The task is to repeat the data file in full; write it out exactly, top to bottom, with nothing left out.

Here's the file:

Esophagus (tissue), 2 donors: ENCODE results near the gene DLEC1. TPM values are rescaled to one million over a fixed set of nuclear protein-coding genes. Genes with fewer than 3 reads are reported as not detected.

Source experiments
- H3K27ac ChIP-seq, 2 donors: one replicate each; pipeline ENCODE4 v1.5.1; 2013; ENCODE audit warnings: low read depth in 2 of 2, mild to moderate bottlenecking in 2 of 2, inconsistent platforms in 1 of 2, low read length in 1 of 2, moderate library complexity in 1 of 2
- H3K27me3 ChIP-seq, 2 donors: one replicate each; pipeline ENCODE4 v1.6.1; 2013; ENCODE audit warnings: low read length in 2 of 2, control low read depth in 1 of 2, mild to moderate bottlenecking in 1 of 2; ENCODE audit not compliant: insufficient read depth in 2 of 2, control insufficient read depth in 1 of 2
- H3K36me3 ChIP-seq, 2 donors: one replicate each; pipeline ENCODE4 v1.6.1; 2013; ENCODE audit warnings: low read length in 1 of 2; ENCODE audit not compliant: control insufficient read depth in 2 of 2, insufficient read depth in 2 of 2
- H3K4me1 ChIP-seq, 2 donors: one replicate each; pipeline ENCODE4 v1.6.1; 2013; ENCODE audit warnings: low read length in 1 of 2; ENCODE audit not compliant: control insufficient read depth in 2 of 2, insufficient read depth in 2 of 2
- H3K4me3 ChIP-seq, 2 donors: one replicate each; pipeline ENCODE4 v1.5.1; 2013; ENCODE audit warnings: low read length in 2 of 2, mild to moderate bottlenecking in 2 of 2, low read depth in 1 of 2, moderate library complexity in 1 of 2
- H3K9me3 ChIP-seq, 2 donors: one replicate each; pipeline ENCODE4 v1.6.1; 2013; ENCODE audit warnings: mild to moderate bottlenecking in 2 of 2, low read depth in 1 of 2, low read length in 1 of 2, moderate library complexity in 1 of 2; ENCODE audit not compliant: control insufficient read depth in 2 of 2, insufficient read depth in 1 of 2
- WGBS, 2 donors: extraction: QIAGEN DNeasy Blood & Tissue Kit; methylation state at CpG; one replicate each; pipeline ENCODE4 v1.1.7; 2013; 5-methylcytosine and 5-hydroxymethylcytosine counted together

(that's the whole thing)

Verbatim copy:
Esophagus (tissue), 2 donors: ENCODE results near the gene DLEC1. TPM values are rescaled to one million over a fixed set of nuclear protein-coding genes. Genes with fewer than 3 reads are reported as not detected.

Source experiments
- H3K27ac ChIP-seq, 2 donors: one replicate each; pipeline ENCODE4 v1.5.1; 2013; ENCODE audit warnings: low read depth in 2 of 2, mild to moderate bottlenecking in 2 of 2, inconsistent platforms in 1 of 2, low read length in 1 of 2, moderate library complexity in 1 of 2
- H3K27me3 ChIP-seq, 2 donors: one replicate each; pipeline ENCODE4 v1.6.1; 2013; ENCODE audit warnings: low read length in 2 of 2, control low read depth in 1 of 2, mild to moderate bottlenecking in 1 of 2; ENCODE audit not compliant: insufficient read depth in 2 of 2, control insufficient read depth in 1 of 2
- H3K36me3 ChIP-seq, 2 donors: one replicate each; pipeline ENCODE4 v1.6.1; 2013; ENCODE audit warnings: low read length in 1 of 2; ENCODE audit not compliant: control insufficient read depth in 2 of 2, insufficient read depth in 2 of 2
- H3K4me1 ChIP-seq, 2 donors: one replicate each; pipeline ENCODE4 v1.6.1; 2013; ENCODE audit warnings: low read length in 1 of 2; ENCODE audit not compliant: control insufficient read depth in 2 of 2, insufficient read depth in 2 of 2
- H3K4me3 ChIP-seq, 2 donors: one replicate each; pipeline ENCODE4 v1.5.1; 2013; ENCODE audit warnings: low read length in 2 of 2, mild to moderate bottlenecking in 2 of 2, low read depth in 1 of 2, moderate library complexity in 1 of 2
- H3K9me3 ChIP-seq, 2 donors: one replicate each; pipeline ENCODE4 v1.6.1; 2013; ENCODE audit warnings: mild to moderate bottlenecking in 2 of 2, low read depth in 1 of 2, low read length in 1 of 2, moderate library complexity in 1 of 2; ENCODE audit not compliant: control insufficient read depth in 2 of 2, insufficient read depth in 1 of 2
- WGBS, 2 donors: extraction: QIAGEN DNeasy Blood & Tissue Kit; methylation state at CpG; one replicate each; pipeline ENCODE4 v1.1.7; 2013; 5-methylcytosine and 5-hydroxymethylcytosine counted together